FIG. 2 shows an enlarged fragmentary cross section of another type of electrophotographic recording paper, which has a structure such that a layer 4 of a synthetic resin consisting of a urea resin or a melamine resin, each of which contains either an acid or a salt, is provided between the photoconductive layer 1 and the intermediate layer 2 of an electrophotographic recording paper.

While a recording paper having the structure as illustrated in FIG. 1 permits a clear copied image suitable for printing to be formed thereon, it is to be noted that in case this recording paper is applied as a planographic plate to a planographic press, in actual operation, there is the disadvantage that the treatment solution and the fountain solution which are applied onto the printing sur face of the plate during the plate-making and printing processes for the purpose of making the nonimage areas of the plate hydrophilic or oil-repellent will infiltrate through the porous photoconductive layer 1 onto the intermediate layer 2 to dampen the latter and eventually dissolve this layer. As a result, the photoconductive layer 1 will be detached in whole or in part from the surface of the supporting sheet. A printing plate in such a state is not suitable for use in the making of a great number of prints, and for this reason, conventional electrophotographic recording papers having the structure of FIG. 1 are unsatisfactory with respect to their resistance to wear.

An electrophotographic recording paper having a structure as mentioned in FIG. 2, on the other hand, has increased durability characteristics by reason of layer 4 composed of a synthetic resin which becomes insoluble in water as a result of the heat treatment to which the recording paper is subjected. Therefore, the trouble of fragility which occurs in those recording papers having the structure of FIG. 1 is overcome. For this reason, the electrophotographic recording paper having the structure of FIG. 2 has a satisfactory resistance to wear during long term usage. This latter recording paper, however, has a number of critical drawbacks in that 1) it requires a long time to manufacture and the cost of its manufacture is high; and moreover (2) this recording paper requires a complicated and elaborate control and operation in the process of forming the intermediate layer, the layer of synthetic resin and the photoconductive layer on the support sheet, so that it is diflicult to obtain products having uniform properties. In addition, this recording paper of the prior art has a further disadvantage (3) that the very high electric resistance of its intermediate layer leads to an undesirable, marked reduction in the photosensitivity of the photoconductivve layer formed on said intermediate layer.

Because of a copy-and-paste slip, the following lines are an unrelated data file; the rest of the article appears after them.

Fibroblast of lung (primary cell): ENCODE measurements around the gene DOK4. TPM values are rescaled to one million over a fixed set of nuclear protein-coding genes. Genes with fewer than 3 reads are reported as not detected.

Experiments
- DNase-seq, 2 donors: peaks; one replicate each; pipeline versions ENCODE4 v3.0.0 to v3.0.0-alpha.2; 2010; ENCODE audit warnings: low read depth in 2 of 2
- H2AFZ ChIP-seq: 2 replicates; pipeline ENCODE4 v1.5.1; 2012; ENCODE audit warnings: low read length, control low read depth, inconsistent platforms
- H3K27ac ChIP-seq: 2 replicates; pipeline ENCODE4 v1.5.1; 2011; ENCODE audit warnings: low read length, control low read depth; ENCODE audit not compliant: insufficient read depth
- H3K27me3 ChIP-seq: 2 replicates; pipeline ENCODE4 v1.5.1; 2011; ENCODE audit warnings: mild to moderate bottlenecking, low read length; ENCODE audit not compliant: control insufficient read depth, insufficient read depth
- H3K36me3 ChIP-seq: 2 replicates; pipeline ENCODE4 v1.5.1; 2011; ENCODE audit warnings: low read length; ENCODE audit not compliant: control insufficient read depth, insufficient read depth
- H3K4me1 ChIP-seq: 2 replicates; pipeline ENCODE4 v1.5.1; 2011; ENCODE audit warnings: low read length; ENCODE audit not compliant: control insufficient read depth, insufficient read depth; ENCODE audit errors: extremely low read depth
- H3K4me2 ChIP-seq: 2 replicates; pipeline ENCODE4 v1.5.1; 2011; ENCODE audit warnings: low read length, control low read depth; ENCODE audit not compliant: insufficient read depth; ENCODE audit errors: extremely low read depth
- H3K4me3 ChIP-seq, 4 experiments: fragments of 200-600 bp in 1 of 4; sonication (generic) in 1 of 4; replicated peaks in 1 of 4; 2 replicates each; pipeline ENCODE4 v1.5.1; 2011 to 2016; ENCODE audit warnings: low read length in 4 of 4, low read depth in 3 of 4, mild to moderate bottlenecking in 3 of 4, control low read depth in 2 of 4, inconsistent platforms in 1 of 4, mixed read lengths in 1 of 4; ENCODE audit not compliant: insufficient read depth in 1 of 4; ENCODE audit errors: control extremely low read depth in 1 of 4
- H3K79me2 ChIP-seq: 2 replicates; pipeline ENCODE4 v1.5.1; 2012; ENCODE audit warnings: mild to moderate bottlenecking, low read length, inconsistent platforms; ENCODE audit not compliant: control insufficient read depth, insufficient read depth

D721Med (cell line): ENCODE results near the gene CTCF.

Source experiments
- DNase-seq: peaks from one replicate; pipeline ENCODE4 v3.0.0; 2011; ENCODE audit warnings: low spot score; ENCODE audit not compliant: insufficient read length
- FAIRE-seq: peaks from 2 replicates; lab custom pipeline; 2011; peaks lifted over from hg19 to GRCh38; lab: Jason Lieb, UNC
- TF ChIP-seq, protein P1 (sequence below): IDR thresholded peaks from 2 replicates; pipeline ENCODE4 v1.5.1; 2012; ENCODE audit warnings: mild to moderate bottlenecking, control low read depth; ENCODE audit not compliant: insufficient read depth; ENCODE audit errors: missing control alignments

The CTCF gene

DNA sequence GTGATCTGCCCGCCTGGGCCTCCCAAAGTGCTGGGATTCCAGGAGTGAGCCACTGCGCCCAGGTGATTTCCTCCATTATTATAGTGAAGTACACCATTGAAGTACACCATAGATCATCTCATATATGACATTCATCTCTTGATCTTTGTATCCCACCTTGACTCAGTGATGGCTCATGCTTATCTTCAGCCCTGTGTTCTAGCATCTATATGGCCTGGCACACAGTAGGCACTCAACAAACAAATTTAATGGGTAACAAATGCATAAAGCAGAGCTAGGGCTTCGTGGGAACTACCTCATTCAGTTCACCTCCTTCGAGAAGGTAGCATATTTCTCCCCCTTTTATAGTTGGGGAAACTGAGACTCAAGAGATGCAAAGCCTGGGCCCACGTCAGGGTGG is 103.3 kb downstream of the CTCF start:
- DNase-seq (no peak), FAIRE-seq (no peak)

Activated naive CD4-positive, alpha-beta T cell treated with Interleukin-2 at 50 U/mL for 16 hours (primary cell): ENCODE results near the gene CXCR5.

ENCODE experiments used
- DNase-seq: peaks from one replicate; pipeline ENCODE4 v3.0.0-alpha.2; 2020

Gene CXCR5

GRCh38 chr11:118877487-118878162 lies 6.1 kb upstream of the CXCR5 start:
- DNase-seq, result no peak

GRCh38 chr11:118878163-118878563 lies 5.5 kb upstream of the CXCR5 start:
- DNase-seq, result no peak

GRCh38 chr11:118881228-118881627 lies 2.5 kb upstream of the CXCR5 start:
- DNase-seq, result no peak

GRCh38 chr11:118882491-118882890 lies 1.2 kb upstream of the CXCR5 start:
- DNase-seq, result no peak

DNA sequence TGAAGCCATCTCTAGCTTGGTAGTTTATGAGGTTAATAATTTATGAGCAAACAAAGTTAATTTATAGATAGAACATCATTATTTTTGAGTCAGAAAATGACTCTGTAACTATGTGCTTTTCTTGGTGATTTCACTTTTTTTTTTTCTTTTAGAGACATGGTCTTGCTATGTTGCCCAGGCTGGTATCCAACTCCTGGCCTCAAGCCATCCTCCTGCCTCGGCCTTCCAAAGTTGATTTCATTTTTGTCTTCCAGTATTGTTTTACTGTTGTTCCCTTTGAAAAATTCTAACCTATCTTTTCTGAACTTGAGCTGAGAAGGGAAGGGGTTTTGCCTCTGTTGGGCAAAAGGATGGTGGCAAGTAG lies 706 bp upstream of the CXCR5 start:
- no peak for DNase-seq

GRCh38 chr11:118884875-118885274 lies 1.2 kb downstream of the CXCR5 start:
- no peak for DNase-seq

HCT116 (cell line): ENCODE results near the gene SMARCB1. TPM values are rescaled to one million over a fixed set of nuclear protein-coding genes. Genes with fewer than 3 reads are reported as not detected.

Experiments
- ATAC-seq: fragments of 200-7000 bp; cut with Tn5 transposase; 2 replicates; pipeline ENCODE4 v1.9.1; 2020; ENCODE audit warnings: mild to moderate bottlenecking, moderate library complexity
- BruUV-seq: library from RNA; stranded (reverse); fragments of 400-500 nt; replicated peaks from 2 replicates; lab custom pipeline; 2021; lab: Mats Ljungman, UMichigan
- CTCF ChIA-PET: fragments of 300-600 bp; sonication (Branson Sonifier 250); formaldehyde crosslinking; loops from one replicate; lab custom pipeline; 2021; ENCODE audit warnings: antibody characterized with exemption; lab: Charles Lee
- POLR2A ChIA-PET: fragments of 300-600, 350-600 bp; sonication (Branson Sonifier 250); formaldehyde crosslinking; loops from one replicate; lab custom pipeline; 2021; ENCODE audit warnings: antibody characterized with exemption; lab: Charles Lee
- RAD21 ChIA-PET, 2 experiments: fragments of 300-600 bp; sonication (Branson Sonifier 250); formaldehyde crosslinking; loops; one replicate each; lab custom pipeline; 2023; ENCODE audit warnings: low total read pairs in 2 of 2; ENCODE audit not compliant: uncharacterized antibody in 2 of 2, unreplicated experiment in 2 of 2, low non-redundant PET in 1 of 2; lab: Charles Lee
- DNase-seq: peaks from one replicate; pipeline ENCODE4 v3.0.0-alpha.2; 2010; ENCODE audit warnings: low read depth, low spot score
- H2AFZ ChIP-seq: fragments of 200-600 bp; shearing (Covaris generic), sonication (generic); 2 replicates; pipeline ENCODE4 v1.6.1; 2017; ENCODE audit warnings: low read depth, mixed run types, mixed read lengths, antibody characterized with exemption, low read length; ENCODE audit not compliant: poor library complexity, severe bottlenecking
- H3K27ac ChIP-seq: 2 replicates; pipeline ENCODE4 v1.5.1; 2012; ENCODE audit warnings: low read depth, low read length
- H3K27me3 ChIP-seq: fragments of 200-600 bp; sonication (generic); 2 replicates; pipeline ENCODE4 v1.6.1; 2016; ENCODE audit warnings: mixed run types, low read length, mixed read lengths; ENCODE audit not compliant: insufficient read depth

SUMMARY OF THE INVENTION The present invention overcomes the disadvantages of the prior art through the use of the novel combination of the intermediate layer with and interposed between the photoconductive layer and the support sheet.

Mechanically the novel article of manufacture can be made by any sequence of steps which brings the elements into their correct relative positions. Practically, it is preferred to start with the support sheet material, which can be any of the conventional support sheet materials used in the art for this purpose and place upon it the successive layers as will be described in detail below.

More specifically, the object of the present invention includes the improved article which overcomes the disadvantages of the prior art conventional electrophotographic recording papers for use in the preparation of planographic plates, by the provision of the novel intermediate layer which consists of a class of materials possessing the critical properties heretofore mentioned and hereinafter described in detail.